Why the Woodberry Community Should Vote

Charlie Moore ’19

In the words of Hillary Clinton, “pokemon go to the polls!” With mid term elections less than a week away, (no, not a presidential election, but one where we elect our representatives, state officeholders, and some senators) it’s time to remind everyone to go vote. In Dr. Jordan’s Government and Politics class, my peers and I go on about the many reasons why nobody goes to vote. Whether its work, kids, or just laziness, voter turnout will be abysmal next week. Looking at a graph of voter turnout rate looks like the jagged edges of a steak knife. When there is a presidential election, turnout is still bad, but it’s much better than that of midterms.

While I, along with many people, can rant about how bad our government is doing all the time, it likely won’t do anything. Therefore, I want to influence Woodberry community members with one call to action—“go vote and get your friends and family to vote too.”

Voting matters because it is one of the easiest and most quantifiable ways in which we can influence our government. In US history, Woodberry students learn about all the people that were disenfranchised and not allowed for vote for decades or even centuries. Today, thankfully, every citizen in America has an equal opportunity to cast their ballot. Historical figures such as Frederick Douglass and Susan B. Anthony gave so much of their lives so that the groups of people they represented would have the right of suffrage.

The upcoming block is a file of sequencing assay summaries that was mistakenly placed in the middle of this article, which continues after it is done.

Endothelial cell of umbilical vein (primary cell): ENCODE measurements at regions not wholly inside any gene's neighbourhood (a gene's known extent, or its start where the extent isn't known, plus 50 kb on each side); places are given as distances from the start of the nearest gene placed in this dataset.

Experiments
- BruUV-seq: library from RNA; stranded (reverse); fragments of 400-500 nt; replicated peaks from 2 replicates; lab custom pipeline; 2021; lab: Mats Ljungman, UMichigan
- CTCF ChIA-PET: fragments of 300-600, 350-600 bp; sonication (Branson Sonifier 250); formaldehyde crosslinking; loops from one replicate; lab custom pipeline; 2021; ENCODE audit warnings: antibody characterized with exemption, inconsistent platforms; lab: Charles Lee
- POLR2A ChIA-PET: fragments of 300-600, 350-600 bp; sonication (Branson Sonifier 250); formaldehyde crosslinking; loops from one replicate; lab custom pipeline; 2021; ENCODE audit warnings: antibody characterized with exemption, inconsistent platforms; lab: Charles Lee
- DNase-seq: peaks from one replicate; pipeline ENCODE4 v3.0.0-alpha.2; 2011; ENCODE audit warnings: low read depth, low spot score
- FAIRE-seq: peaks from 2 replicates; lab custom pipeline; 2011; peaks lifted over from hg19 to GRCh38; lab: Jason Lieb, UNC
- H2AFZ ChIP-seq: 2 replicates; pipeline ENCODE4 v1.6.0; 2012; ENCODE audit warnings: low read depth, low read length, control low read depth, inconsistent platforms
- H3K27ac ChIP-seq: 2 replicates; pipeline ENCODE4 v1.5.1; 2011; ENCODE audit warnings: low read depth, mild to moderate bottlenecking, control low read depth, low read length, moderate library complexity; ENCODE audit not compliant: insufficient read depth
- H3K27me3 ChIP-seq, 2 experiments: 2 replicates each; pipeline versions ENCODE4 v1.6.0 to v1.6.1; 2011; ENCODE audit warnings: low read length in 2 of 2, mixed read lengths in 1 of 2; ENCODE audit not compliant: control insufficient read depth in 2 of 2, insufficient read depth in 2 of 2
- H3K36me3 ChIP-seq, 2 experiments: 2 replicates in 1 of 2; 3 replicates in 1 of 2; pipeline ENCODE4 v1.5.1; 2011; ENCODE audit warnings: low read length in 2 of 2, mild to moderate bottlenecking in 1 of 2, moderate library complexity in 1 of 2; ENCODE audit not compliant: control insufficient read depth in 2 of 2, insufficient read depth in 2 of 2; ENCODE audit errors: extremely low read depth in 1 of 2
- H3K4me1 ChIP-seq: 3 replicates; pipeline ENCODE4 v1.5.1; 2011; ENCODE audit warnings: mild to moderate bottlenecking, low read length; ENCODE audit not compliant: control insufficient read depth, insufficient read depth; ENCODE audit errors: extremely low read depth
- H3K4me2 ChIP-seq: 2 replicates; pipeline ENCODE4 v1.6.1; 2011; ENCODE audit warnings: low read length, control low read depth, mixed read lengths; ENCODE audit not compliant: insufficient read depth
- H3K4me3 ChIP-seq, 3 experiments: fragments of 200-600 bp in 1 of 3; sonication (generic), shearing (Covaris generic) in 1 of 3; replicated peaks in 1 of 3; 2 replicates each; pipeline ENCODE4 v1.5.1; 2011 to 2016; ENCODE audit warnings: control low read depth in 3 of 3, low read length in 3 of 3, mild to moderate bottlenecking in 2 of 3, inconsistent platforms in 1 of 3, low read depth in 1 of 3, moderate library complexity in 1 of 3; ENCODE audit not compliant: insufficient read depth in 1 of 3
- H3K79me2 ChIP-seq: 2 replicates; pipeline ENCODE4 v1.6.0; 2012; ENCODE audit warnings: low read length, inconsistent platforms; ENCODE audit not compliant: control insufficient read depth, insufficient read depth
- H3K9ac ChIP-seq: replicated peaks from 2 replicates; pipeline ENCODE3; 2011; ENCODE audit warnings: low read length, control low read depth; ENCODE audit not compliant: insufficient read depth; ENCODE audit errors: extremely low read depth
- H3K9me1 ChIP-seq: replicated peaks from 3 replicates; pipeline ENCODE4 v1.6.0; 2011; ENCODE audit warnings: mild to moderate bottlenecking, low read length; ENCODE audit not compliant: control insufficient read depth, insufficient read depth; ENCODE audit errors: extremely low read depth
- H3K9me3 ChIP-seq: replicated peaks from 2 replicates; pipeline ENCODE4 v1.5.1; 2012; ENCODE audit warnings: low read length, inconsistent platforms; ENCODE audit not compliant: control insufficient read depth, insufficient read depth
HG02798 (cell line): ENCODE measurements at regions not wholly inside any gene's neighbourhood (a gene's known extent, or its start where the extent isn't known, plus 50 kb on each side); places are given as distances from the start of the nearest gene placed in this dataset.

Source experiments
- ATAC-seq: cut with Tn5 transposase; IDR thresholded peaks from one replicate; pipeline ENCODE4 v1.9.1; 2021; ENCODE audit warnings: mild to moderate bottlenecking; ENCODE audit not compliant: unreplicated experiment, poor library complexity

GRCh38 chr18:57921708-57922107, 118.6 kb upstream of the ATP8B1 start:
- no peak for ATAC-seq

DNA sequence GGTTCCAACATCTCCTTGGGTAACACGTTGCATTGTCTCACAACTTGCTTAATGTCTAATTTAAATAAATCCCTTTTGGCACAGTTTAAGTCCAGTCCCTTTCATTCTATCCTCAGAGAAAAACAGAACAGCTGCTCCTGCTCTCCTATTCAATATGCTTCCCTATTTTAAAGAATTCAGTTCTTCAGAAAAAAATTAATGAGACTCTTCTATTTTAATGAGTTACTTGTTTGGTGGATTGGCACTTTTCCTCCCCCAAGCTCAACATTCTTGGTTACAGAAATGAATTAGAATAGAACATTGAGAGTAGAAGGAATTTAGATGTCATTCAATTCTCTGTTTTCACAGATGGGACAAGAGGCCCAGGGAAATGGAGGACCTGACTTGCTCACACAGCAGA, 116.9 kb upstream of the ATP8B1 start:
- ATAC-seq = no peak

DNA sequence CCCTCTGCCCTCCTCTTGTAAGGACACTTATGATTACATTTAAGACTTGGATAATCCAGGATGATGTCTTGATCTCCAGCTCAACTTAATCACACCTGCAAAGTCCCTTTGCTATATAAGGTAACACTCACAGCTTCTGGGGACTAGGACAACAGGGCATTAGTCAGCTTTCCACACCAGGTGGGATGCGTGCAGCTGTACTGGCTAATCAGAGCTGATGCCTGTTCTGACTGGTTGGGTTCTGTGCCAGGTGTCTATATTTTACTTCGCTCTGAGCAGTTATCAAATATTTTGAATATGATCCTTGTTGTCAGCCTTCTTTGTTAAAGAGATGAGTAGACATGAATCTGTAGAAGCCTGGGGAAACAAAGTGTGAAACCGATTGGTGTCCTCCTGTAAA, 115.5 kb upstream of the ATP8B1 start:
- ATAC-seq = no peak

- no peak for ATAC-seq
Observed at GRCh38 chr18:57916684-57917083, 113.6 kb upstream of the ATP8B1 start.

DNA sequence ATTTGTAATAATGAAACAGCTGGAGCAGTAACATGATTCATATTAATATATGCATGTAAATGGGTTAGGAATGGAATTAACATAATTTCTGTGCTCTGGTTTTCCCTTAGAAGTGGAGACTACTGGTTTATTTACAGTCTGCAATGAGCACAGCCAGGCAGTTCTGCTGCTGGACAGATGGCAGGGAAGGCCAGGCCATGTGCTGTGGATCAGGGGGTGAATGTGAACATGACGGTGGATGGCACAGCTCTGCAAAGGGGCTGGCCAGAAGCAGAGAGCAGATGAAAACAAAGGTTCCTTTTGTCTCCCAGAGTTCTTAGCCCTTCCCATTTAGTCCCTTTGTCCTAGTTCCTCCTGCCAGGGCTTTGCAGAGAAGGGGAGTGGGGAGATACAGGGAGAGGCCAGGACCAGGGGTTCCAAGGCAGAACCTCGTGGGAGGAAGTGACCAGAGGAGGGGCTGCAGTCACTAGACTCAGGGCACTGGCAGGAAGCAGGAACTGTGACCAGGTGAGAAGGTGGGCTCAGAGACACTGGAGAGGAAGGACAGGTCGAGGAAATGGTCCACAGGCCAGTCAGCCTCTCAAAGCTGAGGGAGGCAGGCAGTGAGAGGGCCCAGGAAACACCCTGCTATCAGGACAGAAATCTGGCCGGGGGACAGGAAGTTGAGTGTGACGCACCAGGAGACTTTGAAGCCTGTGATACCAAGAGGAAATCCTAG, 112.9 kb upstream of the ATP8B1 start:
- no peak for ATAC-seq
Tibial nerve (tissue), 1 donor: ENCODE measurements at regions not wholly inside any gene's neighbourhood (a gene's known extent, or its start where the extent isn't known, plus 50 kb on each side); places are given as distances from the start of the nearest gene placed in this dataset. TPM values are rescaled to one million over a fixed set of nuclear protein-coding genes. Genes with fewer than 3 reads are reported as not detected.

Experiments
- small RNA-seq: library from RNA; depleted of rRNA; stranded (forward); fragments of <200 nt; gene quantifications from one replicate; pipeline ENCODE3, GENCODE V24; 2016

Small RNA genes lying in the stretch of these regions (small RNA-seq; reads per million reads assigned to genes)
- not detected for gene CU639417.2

Everyone in our community can do their part in making sure that the Woodberry community votes. If you’re over the age of 18 and not a felon, go vote. If you are not over the age of 18, call your parents and your grandparents, older siblings, cousins, and tell them to go vote. For people living at Woodberry, make your way to the nearest Madison county precinct and fill out your ballot, make the time next Tuesday.

Finally, I want everyone to vote because I can attest to how easy it is. Even though I turned 18 magically in between the deadline to register and election day, I still registered for my absentee ballot. It took me 10 minutes online to give a reason, and I picked up my ballot at the post office. It might cost you 50 cents for some stamps, but I think we can give up two quarters in the name of democracy.

I don’t care who you vote for, but a government can’t possibly represent the people as well as it should when less than 40% of eligible voters even show up. Take the time, research the candidates, discover your own views, and tell others too.


The views expressed in this article do not, in any way, represent the views of the editorial board, our faculty adviser, Mr. Guldin, nor the opinion of The Oracle as a whole.

Categories: Opinion